Diwali or Deepavali, the festival of lights, sees millions attend firework displays, prayers and celebratory events across the world every autumn. Celebrated by Hindus, Sikhs and Jains for a variety of reasons, the main theme is the triumph of light over darkness and good over evil.
Also known as Deepavali, a Sanskrit word meaning “rows of lighted lamps”, it is one of the most popular Hindu festivals celebrated across South Asia. But it is also celebrated by Jains and Sikhs.
It sees millions of earthenware oil lamps, called diyas, light up people’s homes, shops, public spaces and places of worship as part of celebrations which marks the start of the Hindu new year.
Diwali is celebrated every year on the 15th day of Kartika. The celebrations last for five days. The night before Diwali, people clean and decorate their homes and offices. On Diwali night, people dress up in new clothes, light diyas and pray to goddess Lakshmi — the goddess of fertility and prosperity.
Why this celebration?
The mythical stories around Diwali vary regionally and within the traditions of Hinduism. It is believed to be the festival after the summer harvest in the month of Kartika. It is also associated with the legend of Yama and Nachiketa on Kartika Amavasya (Diwali night). The Nachiketa story — about right versus wrong, true wealth versus transient wealth, knowledge versus ignorance — is noted in the Katha Upanishad that was composed in 1st millennium BC.
In North India, Diwali is celebrated as the day when Lord Rama returned from his 14-year exile after defeating Ravana. People of Ayodhya light candles and diyas to celebrate his return to the kingdom. According to another legend, Pandavas from the Mahabharata returned to their homeland after 13 years, and the day is celebrated to commemorate their return. In South India, it is celebrated as the day Lord Krishna defeated the demon Narakasura. There are still other theories associated with Deepavali, such as Lord Mahavira attaining enlightenment on this day, the rising of goddess Lakshmi from the sea and the birth of goddess Kali.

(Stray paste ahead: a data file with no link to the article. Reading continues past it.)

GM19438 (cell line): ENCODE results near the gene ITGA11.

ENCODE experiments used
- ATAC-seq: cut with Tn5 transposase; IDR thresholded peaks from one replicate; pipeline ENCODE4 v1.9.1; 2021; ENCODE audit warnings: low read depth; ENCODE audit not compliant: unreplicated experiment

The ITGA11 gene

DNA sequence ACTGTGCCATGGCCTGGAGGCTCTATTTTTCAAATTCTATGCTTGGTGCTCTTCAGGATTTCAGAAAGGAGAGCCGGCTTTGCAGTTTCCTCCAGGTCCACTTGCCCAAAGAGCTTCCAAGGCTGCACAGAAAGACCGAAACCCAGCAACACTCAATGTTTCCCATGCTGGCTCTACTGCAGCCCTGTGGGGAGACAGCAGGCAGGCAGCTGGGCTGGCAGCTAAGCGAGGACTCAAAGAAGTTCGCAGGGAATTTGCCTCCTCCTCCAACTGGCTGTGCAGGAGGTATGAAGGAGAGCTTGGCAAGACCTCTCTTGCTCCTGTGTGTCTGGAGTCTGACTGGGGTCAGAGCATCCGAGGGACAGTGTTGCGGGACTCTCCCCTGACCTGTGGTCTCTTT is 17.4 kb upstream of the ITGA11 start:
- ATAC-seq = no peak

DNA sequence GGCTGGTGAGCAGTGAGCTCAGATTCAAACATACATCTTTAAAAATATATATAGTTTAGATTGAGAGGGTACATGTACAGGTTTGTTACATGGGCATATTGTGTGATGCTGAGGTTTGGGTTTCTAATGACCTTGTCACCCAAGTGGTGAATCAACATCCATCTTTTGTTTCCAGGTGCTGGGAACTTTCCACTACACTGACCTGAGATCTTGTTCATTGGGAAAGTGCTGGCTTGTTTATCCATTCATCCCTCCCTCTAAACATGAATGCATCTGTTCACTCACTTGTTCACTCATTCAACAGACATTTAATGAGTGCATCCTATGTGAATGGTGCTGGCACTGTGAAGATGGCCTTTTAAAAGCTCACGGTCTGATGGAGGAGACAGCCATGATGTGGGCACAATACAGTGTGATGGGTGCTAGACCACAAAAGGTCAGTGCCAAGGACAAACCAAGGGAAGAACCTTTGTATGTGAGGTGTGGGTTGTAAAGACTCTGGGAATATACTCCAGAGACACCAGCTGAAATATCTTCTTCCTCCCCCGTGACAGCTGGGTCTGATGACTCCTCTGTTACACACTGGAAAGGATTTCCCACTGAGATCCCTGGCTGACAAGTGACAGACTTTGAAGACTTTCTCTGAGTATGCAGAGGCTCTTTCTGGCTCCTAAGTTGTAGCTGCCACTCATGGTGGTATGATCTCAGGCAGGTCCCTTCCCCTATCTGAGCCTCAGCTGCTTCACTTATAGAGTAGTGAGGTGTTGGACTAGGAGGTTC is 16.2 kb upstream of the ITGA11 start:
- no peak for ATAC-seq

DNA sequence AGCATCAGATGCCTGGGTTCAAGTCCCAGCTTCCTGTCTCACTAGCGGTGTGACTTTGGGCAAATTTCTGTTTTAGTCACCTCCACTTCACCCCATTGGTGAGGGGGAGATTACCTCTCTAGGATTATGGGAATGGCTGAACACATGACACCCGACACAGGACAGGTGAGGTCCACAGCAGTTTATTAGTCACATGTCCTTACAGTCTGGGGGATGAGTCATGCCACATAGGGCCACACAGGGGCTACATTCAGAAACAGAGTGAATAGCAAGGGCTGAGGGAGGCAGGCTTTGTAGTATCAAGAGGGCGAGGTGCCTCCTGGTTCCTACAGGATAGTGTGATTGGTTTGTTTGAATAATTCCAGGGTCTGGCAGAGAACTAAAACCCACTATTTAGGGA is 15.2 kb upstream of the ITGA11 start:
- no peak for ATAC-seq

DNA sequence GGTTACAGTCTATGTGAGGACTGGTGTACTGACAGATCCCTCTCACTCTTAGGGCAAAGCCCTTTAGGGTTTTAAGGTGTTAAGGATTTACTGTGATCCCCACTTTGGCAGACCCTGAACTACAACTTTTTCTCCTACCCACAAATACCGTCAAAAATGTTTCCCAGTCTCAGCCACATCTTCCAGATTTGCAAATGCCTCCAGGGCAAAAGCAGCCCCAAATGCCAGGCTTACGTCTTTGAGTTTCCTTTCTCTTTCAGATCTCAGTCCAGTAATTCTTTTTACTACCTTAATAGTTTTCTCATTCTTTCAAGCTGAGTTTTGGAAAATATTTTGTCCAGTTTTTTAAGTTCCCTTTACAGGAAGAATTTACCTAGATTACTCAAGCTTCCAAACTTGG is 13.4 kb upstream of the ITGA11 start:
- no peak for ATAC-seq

There is significant variation in regional practices and rituals. Prayers are offered to one or more deities, with the most common being Lakshmi — the goddess of wealth and prosperity. Each day of Diwali has its own story and legends.
The first day of Deepavali is known as Dhanteras, which means the coming of wealth and prosperity to the home. People buy utensils, silver or gold coins to signify the welcoming of wealth to their homes.
The second day, today, is known as Naraka Chaturdasi, which is a celebration of Lord Krishna defeating the demon Narakasura.
The third day is Amavasya, at which Goddess Lakshmi is worshipped, as she fulfills all wishes.
The fourth day is known as Bali Pratipada, to mark the day when Lord Vishnu defeated the demon king Bali in his Vamana avatar. A Govardhan puja is also held on this day to mark the defeat of the proud Indra by Lord Krishna.
The fifth day is known as Yama Dvitiya or Bhai Dooj, which is when the lord of death Yama visits his sister, Yami.
Apart from this, another prevalent tradition is the worshipping of cattle by farmers. According to farmers, cows are their primary source of wealth, which is why they treat cattle like god. In some parts of the country, cows are worshipped as goddess Lakshmi.
Diyas, Kartik lamps and Rangoli
There cannot be Deepavali without diyas. A diya is an oil lamp usually made of clay, with a cotton wick dipped in ghee or vegetable oils. It is lit in households celebrating Deepavali to shed light on darkness. Lighting lamps are of utmost significance in the month of Kartika. There is a tradition of offering akash deep (hanging lamps) during this month.
During Deepavali, people clean their homes and decorate the courtyards, walls and entrances with hangings, torans and colorful rangolis to welcome goddess Lakshmi.
Diwali: All you need to know about the festival of lights